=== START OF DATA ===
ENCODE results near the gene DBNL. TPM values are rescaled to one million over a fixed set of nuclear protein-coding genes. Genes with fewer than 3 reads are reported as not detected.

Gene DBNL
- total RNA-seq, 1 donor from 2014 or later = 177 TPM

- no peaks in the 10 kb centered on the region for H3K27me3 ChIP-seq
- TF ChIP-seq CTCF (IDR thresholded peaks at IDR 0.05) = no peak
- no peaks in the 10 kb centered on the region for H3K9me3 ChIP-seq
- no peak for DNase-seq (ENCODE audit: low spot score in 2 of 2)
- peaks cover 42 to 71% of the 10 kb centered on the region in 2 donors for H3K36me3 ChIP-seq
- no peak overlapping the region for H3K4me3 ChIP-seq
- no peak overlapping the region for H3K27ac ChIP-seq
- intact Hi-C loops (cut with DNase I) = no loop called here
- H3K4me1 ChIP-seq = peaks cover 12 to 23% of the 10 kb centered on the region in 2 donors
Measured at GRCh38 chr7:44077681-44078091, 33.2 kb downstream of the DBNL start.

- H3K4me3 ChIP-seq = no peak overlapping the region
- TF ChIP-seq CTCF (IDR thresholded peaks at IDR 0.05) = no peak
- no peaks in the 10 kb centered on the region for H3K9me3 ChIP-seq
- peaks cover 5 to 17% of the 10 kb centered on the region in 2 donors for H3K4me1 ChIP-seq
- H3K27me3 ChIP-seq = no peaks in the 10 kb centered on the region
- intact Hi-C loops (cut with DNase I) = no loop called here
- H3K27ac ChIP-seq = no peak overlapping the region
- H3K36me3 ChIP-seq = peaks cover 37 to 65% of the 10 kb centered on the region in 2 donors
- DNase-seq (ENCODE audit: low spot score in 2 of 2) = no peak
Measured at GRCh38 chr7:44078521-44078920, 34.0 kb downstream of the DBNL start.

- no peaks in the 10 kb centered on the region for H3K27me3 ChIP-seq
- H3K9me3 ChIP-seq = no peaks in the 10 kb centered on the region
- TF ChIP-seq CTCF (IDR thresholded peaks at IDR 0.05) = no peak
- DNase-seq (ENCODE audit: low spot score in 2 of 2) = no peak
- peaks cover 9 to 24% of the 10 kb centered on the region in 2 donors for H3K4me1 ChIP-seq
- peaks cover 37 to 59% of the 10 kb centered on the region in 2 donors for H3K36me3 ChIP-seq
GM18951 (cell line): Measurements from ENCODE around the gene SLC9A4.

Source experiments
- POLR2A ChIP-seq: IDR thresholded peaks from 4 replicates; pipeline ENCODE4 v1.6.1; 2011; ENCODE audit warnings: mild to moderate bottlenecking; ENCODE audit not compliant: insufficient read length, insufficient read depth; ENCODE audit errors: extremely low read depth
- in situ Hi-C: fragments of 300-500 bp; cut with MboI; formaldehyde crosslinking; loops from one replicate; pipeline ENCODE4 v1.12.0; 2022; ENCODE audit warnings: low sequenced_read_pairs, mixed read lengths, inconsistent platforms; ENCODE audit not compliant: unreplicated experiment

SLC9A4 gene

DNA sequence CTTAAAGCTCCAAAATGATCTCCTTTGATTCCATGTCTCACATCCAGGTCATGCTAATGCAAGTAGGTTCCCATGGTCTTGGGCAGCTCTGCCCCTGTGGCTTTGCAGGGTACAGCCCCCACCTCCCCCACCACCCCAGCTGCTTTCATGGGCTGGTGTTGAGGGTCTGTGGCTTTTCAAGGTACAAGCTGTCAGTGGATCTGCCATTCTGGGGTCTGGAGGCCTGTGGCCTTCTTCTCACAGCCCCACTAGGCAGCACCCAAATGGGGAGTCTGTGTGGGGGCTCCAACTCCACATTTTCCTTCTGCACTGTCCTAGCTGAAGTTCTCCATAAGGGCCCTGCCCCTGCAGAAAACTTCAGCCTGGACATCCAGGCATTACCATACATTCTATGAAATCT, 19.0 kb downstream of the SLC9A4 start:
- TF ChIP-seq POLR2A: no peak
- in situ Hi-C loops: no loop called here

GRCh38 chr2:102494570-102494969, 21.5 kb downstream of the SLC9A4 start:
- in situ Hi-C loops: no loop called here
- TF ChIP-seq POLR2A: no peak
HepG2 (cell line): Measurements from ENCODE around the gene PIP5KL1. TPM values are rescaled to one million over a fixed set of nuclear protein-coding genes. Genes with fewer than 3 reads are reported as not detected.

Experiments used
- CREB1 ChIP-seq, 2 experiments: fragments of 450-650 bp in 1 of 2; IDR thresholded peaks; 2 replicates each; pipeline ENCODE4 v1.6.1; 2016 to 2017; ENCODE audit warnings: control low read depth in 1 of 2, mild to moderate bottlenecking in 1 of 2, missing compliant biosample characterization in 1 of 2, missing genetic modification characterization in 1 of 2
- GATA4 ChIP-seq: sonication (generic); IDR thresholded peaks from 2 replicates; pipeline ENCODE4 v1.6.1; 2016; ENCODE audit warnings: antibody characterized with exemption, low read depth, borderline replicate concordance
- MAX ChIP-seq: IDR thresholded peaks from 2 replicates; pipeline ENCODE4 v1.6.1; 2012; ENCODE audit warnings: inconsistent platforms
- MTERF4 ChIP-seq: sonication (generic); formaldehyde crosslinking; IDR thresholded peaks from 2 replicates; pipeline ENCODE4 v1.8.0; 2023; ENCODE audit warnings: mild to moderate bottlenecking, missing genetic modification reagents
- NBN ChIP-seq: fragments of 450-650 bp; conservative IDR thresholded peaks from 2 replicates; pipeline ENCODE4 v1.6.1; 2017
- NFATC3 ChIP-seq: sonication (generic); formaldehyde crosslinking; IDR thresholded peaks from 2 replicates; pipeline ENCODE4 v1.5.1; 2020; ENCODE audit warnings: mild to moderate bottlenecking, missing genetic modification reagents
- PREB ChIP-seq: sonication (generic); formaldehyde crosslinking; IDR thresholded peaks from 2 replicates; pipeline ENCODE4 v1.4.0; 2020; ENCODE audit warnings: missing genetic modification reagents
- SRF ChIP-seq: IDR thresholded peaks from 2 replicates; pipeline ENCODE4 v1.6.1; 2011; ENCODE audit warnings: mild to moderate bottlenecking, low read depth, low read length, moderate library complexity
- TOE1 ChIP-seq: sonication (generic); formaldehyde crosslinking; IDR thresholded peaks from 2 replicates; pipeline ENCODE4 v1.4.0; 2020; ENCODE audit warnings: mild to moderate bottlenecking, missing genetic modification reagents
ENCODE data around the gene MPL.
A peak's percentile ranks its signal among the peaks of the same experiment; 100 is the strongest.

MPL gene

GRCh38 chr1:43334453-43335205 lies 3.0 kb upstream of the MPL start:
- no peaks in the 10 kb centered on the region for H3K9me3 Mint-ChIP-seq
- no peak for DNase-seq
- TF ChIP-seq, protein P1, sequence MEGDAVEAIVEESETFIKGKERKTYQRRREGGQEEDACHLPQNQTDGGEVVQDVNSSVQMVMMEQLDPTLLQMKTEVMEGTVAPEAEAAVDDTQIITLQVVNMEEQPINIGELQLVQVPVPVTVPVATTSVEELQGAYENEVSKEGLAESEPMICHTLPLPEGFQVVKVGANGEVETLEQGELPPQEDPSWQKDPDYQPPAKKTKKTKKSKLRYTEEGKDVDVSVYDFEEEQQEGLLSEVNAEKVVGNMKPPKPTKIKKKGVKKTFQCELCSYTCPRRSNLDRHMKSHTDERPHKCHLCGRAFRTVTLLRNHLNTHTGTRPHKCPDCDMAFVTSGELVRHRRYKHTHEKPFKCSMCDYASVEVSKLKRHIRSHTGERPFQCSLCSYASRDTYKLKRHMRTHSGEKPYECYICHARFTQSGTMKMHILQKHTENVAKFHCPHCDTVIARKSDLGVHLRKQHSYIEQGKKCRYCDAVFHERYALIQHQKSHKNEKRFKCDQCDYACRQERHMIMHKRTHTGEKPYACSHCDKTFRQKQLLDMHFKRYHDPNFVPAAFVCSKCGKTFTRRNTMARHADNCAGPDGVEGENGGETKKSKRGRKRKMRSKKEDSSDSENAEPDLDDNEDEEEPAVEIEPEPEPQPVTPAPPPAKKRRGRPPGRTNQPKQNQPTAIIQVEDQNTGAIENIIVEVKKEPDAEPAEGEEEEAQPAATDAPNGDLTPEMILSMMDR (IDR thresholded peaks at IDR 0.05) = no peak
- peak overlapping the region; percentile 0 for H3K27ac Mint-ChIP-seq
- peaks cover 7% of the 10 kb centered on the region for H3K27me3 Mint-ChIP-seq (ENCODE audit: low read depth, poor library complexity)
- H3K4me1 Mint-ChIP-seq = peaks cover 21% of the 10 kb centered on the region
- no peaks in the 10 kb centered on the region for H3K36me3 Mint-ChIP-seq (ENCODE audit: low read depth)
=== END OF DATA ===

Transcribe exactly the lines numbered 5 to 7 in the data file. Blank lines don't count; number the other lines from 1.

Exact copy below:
- TF ChIP-seq CTCF (IDR thresholded peaks at IDR 0.05) = no peak
- no peaks in the 10 kb centered on the region for H3K9me3 ChIP-seq
- no peak for DNase-seq (ENCODE audit: low spot score in 2 of 2)